(Smiles) Yes, I'm very hard on myself, still. But I think it also helps me concentrate more, doesn't let me get my guard down or take the game lightly. I haven't got things very easily, unlike some others. I haven't made my India debut and then just stayed in the team without a problem. I have seen some major lows, highs last year too, but it has all taught me to never take things for granted. Every time I walk out to play for my country, I am still very nervous, very hard on myself. So far, it's been working, being hard on myself, so I have no regrets about the stress levels or anything!

Okay, different question. Have you really changed the way you play? Commentators talk about how you've cut out certain shots, are more circumspect. There was criticism earlier of you getting out early while flashing outside off...

(Smiles again) Yes, even about my footwork... that I was a prime lbw candidate

Yes, that you shuffled across too much…

I think that that had a lot to do with my insecurity; everything in fact was because of my anxiety. Every time I went out to bat, I thought I was playing for my place. So you're always very edgy. It made me play shots I never wanted to and anxiety does that. I just wanted to get off the mark, take anything that would help me do that. I was desperate. Right now, the only difference I can see — and I haven't changed my game one bit or cut down any shots — is that I have become far more calm. I am not worried about losing my place. I am more relaxed, I know my scoring areas. I knew it then too, but my stress levels were so high that everything else blurred. I wasn't able to control myself, suddenly, I would find myself going after a ball I knew I shouldn't have gone after. Now, I'm so much more calm between deliveries, earlier, in between deliveries, my nerves would get to me. That's really the change — I haven't worked on anything else.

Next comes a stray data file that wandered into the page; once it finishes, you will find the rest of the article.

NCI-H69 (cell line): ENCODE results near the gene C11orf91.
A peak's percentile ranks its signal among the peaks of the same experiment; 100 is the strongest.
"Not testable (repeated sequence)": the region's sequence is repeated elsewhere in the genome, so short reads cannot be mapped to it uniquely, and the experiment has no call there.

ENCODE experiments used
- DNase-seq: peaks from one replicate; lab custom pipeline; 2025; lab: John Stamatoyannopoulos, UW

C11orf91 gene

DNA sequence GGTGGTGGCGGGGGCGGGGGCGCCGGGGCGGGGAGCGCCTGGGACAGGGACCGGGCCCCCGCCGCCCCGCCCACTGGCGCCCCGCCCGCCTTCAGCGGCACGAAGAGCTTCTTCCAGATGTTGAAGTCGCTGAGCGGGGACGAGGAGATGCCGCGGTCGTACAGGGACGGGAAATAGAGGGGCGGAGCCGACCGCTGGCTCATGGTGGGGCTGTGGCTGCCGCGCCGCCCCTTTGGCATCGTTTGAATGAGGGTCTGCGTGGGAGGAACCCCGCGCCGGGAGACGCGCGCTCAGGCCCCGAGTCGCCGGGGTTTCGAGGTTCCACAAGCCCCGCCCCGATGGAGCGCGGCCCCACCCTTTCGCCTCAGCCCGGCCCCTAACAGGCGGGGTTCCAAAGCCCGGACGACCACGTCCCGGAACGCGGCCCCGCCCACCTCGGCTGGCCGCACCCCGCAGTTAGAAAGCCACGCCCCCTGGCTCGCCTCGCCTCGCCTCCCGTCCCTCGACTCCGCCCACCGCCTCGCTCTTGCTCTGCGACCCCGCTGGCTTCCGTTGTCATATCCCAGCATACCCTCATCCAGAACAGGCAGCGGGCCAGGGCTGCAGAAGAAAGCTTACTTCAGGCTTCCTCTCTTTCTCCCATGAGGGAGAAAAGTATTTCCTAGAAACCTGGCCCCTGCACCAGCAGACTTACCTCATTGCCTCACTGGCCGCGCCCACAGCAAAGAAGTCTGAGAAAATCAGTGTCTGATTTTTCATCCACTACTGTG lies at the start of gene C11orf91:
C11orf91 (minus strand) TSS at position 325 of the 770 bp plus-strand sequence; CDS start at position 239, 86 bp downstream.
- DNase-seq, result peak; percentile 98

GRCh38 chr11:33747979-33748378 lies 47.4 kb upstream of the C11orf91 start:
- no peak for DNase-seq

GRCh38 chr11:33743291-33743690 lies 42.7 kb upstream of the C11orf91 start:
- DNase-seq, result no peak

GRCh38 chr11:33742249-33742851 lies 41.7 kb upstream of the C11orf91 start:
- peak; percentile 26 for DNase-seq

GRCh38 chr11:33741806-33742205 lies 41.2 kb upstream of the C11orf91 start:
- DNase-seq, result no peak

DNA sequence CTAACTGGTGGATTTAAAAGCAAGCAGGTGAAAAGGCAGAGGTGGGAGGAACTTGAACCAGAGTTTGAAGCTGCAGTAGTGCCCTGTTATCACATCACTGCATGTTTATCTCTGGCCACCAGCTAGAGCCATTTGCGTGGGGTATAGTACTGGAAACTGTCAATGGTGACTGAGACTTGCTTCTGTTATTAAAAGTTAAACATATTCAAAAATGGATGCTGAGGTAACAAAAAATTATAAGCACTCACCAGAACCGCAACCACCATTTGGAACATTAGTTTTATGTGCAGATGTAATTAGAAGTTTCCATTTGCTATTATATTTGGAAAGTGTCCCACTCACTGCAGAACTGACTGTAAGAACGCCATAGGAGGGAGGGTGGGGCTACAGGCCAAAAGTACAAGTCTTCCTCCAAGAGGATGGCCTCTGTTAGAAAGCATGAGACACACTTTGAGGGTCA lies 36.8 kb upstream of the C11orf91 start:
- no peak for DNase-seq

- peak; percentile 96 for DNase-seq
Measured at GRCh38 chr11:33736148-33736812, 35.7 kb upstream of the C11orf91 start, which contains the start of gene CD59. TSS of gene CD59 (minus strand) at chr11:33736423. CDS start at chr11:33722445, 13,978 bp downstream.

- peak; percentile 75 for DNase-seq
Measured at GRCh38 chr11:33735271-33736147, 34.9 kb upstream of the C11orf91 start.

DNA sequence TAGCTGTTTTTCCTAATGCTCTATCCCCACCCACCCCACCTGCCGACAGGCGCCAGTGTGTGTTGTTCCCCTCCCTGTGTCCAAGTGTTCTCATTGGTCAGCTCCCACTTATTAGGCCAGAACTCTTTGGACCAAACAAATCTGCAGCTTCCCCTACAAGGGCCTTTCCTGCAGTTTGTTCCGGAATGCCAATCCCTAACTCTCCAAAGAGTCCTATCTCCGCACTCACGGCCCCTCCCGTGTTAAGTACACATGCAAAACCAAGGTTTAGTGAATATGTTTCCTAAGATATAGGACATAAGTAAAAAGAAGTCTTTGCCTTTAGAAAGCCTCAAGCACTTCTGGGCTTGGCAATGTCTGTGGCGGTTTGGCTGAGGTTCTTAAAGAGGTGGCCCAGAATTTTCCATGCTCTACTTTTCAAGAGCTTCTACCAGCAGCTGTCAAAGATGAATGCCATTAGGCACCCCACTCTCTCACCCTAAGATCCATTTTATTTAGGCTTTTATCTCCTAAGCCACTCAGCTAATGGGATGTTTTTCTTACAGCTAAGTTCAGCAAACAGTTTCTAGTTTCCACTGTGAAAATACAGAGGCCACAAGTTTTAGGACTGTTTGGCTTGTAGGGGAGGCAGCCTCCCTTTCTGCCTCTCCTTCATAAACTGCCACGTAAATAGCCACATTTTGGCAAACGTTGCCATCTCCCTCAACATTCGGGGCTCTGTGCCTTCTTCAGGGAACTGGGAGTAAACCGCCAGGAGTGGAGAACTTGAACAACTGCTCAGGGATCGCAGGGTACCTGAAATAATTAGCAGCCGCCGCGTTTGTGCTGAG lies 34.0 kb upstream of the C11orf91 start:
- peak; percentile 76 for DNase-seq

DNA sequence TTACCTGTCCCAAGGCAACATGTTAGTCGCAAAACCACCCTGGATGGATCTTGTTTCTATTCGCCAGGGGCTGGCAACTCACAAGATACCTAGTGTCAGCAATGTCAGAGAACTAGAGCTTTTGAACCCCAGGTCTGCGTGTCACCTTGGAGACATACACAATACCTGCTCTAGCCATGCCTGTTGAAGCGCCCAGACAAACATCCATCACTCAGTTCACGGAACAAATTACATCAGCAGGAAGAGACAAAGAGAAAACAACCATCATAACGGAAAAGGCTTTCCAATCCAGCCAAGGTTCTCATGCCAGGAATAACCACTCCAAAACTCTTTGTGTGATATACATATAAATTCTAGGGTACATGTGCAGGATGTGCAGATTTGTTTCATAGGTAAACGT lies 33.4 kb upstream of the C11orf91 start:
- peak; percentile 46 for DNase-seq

Interview continues on page 2 ...

Well, you've always been kind of hot-tempered. Not particularly in this past year only, but even before. Some people never react, you do. Is being someone who is more intensely involved and is more expressive about it helped your game too?

I think, well, I don't know if I should say this... no doubt I was very short-tempered when I started my career... should I accept this... (laughs while asking)

Well, there was this incident where you and (Delhi paceman Amit) Bhandari really fought...

(Bursts out laughing) Yes, we fought a lot, didn't we? But we're also very close friends. I think it's just the passion I have, which makes me intensely competitive and yes, sometimes makes me lose my temper also. I always want to win. For me, the ultimate thing is always to go out there and win. Nothing else matters. It's not enough when people say, you have to go out there and give a 100 per cent and the result doesn't matter. That's not me. I don't want to come back to a dressing room after ending up on the losing side. I don't want to be a loser. Trying is not enough — I want to win. This attitude has shaped me through my life. I'm intensely passionate about the things I do, intensely competitive and yes, it makes me lose my temper too sometimes.

A lot of people who get into trouble are repeat offenders. Take Sourav Ganguly for instance, he's fiercely competitive, a great character and yet has got into trouble through his career. People are built a certain way, how tough would it be for you to say, say when an Afridi is running into you, 'Stop, don't react'.